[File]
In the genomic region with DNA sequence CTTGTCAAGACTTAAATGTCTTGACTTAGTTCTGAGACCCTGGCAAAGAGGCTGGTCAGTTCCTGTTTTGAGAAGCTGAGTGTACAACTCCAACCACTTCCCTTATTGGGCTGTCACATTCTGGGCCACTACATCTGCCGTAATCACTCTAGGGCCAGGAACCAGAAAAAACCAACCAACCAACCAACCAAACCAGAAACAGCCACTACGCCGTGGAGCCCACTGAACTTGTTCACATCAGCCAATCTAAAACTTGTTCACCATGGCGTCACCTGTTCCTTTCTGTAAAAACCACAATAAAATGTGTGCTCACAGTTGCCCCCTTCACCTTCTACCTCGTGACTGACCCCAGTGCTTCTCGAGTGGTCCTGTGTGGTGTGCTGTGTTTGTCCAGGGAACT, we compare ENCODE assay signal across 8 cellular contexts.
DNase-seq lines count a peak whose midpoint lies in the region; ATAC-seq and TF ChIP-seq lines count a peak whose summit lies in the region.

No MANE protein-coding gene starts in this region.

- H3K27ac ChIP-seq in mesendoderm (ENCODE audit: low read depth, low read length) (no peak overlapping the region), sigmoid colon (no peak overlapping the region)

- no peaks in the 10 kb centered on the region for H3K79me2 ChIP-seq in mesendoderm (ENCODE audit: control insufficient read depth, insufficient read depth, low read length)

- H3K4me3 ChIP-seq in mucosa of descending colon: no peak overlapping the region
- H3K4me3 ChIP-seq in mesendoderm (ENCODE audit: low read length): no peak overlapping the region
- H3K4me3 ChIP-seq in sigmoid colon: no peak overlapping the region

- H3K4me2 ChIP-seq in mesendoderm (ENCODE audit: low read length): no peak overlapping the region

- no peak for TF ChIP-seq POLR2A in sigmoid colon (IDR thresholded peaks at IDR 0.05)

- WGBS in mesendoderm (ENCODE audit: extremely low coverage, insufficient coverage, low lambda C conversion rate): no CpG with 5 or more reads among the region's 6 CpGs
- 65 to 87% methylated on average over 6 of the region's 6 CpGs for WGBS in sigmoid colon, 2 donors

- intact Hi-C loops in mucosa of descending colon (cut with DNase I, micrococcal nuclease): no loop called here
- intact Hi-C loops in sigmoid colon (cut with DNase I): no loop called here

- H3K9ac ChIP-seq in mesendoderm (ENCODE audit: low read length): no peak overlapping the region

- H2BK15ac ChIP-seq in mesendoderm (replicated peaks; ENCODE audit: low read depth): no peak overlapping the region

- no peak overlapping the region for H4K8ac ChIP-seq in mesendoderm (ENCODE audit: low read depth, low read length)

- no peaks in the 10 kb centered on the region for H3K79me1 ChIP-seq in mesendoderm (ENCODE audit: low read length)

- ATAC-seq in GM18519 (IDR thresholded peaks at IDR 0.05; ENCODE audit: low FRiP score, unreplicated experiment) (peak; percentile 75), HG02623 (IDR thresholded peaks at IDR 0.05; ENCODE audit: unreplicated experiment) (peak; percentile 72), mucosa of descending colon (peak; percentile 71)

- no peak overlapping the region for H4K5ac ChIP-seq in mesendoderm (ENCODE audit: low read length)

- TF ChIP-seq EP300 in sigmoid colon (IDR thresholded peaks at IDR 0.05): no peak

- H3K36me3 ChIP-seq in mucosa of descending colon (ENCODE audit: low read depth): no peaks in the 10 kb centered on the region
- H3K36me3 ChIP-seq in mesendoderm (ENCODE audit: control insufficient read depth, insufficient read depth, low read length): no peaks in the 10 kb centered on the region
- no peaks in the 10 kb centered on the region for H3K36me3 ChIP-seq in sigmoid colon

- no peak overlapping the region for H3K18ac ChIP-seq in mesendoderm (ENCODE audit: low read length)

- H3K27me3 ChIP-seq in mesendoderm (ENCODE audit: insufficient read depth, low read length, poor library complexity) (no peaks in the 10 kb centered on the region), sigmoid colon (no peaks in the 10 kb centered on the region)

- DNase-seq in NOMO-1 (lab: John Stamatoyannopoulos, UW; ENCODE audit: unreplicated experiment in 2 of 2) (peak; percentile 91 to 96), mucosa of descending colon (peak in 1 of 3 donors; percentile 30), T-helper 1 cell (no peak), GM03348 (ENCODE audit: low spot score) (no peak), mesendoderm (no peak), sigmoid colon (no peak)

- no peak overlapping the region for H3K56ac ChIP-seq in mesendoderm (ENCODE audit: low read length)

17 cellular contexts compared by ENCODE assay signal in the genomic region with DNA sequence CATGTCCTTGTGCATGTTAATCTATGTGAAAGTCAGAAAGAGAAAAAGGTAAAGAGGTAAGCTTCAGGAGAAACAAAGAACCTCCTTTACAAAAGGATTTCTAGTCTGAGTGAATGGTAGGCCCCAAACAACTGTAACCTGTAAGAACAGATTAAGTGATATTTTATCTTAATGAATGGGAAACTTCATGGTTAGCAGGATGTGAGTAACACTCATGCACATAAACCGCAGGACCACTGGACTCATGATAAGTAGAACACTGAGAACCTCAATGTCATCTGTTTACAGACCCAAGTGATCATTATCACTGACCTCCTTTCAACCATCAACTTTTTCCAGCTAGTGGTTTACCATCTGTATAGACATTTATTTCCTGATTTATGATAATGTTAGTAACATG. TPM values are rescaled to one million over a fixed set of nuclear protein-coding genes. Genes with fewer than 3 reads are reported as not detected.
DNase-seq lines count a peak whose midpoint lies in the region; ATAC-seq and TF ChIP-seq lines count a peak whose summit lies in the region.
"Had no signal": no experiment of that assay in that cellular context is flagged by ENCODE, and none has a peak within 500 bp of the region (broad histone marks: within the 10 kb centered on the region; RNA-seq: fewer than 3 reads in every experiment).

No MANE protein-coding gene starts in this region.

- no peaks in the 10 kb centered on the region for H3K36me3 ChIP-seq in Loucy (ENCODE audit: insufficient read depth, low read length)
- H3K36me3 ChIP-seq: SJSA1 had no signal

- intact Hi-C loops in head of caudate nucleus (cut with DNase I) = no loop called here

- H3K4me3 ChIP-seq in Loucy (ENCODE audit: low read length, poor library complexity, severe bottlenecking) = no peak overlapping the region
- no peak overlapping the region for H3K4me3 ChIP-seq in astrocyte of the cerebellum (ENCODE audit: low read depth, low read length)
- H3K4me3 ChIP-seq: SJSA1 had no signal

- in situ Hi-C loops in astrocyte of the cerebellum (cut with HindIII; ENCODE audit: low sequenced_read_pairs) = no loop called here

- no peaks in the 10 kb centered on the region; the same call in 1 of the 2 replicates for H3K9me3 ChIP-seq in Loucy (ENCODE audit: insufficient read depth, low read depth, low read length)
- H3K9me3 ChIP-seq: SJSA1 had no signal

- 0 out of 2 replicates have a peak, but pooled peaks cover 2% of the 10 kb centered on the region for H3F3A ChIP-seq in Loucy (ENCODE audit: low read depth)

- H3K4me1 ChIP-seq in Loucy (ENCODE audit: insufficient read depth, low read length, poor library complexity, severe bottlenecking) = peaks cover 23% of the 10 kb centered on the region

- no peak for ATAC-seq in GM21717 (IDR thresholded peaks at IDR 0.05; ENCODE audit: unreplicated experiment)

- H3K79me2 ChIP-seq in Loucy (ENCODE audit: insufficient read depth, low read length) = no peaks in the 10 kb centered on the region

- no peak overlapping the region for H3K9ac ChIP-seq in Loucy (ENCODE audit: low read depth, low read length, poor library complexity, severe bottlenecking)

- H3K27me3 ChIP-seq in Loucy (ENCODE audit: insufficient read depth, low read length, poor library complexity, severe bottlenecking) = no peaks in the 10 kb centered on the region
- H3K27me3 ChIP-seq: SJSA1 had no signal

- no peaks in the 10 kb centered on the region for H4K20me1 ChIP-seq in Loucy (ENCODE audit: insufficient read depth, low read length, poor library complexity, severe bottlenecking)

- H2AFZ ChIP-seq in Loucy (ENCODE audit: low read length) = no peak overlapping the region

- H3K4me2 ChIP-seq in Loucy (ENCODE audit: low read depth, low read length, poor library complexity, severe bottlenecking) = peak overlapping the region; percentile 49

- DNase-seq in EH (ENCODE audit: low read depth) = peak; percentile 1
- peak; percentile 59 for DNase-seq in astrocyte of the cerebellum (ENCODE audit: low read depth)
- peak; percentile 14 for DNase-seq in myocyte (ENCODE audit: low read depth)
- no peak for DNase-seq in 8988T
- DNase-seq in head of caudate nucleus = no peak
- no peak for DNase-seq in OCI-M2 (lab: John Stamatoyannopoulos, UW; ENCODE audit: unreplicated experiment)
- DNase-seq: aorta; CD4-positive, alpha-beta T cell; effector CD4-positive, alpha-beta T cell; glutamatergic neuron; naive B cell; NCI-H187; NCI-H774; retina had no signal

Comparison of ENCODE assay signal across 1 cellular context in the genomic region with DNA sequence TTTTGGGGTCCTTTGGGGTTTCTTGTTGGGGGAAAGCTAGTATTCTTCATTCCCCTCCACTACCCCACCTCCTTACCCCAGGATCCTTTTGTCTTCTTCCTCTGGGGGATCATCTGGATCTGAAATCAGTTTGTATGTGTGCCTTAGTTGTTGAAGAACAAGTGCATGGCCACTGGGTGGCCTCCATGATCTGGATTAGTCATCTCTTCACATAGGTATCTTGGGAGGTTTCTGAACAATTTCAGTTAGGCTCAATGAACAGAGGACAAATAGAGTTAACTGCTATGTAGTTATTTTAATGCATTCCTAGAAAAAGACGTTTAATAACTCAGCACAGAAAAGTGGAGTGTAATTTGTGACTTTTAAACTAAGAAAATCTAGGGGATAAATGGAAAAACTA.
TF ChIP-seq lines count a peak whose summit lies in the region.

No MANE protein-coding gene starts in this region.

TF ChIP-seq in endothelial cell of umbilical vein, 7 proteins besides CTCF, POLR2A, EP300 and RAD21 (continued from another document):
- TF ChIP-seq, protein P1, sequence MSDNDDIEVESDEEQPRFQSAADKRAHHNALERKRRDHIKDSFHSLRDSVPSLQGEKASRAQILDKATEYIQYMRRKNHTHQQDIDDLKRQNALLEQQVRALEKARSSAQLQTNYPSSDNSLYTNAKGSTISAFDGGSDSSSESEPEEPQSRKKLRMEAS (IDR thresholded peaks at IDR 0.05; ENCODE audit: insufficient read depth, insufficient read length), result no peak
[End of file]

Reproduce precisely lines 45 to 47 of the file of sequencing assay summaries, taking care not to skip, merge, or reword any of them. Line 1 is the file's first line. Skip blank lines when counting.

- H3K79me2 ChIP-seq in Loucy (ENCODE audit: insufficient read depth, low read length) = no peaks in the 10 kb centered on the region

- no peak overlapping the region for H3K9ac ChIP-seq in Loucy (ENCODE audit: low read depth, low read length, poor library complexity, severe bottlenecking)

- H3K27me3 ChIP-seq in Loucy (ENCODE audit: insufficient read depth, low read length, poor library complexity, severe bottlenecking) = no peaks in the 10 kb centered on the region